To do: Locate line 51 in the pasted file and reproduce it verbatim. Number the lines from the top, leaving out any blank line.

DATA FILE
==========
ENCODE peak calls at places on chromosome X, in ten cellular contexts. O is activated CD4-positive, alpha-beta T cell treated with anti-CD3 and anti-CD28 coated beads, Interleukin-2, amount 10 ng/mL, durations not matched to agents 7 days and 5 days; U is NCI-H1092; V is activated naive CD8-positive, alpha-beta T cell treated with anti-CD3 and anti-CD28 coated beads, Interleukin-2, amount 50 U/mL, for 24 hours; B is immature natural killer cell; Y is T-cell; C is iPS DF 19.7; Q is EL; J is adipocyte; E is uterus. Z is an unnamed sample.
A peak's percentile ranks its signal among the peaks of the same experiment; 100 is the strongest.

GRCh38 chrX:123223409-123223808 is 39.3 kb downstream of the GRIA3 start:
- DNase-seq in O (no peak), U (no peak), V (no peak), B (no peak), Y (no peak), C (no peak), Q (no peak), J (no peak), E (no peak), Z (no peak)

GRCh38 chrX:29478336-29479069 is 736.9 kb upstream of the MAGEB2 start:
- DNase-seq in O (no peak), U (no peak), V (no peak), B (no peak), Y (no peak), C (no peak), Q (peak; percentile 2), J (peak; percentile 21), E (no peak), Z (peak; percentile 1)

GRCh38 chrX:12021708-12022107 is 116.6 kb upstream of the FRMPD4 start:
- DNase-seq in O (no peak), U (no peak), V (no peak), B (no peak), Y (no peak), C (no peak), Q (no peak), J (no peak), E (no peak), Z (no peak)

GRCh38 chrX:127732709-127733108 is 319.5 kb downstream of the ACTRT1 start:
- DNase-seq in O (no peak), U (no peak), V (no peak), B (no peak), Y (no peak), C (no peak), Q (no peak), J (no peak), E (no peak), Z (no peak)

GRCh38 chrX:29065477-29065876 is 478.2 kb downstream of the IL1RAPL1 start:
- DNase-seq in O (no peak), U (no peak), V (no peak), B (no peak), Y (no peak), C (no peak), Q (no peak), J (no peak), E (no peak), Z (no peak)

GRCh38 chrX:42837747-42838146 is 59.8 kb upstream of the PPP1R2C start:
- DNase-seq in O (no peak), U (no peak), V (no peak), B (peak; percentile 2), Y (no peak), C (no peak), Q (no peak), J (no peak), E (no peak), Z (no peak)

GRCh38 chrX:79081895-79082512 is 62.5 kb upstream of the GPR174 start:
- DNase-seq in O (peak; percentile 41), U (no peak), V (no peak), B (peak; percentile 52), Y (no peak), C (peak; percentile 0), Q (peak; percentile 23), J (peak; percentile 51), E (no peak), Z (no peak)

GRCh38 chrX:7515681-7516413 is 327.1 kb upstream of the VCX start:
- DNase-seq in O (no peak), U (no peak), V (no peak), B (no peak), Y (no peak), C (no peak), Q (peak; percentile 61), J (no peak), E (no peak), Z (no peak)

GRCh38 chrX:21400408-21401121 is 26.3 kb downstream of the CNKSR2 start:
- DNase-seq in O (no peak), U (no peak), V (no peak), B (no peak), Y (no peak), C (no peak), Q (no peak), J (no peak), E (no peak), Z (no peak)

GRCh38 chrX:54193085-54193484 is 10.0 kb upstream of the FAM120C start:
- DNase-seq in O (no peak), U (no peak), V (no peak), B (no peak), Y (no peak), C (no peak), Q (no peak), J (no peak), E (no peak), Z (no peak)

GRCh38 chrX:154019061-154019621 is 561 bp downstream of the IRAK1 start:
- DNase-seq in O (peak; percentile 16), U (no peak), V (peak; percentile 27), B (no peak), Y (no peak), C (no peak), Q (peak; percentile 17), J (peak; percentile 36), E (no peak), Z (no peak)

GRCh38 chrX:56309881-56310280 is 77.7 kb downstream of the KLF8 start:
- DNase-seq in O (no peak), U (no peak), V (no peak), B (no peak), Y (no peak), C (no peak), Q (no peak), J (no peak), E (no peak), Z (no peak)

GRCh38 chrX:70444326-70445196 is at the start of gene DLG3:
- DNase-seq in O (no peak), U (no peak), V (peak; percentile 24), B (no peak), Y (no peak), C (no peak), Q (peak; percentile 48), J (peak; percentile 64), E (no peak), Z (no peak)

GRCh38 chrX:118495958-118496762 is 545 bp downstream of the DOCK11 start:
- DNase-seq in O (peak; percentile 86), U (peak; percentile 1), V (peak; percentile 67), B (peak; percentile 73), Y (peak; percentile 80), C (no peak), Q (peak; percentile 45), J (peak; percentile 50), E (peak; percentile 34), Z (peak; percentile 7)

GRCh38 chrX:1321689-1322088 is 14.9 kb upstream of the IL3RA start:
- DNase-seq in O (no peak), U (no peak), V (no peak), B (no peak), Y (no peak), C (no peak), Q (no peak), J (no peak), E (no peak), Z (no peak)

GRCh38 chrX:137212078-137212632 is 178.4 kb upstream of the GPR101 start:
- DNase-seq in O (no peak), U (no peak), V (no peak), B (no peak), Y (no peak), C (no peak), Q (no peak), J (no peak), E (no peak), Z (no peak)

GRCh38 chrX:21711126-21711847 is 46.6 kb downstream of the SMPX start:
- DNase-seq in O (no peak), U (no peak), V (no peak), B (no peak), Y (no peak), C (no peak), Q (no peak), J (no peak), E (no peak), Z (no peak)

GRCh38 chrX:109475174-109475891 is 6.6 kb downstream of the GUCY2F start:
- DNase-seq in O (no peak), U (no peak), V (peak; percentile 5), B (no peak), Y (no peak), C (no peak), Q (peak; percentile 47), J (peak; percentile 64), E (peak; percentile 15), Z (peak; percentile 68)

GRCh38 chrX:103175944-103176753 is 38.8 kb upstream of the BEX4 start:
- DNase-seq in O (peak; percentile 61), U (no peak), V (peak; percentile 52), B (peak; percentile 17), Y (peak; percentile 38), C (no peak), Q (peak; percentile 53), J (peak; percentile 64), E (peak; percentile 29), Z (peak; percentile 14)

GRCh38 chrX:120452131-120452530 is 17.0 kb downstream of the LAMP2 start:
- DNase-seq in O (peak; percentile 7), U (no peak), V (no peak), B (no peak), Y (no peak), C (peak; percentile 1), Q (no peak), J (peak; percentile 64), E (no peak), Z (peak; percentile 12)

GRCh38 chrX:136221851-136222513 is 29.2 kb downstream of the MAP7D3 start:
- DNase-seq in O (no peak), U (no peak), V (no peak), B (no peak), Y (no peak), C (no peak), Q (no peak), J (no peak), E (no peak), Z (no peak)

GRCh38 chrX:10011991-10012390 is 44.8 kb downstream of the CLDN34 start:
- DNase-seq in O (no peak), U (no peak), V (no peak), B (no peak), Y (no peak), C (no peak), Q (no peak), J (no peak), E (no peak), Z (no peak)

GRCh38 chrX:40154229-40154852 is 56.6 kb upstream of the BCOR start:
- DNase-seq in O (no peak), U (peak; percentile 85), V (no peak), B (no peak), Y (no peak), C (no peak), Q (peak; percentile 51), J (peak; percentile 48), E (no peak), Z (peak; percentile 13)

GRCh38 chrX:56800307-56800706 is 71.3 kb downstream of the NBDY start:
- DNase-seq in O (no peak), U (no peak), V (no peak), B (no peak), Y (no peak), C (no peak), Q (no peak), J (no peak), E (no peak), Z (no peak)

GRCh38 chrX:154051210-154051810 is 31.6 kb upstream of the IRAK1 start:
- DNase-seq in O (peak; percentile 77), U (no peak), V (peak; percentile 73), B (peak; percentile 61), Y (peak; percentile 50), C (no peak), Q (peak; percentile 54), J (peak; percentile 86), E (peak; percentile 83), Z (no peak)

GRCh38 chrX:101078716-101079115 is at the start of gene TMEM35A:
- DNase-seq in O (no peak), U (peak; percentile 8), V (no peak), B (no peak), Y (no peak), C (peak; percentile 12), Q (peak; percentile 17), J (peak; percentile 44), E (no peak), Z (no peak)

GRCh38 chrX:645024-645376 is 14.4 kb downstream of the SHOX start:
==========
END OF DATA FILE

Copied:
GRCh38 chrX:154051210-154051810 is 31.6 kb upstream of the IRAK1 start: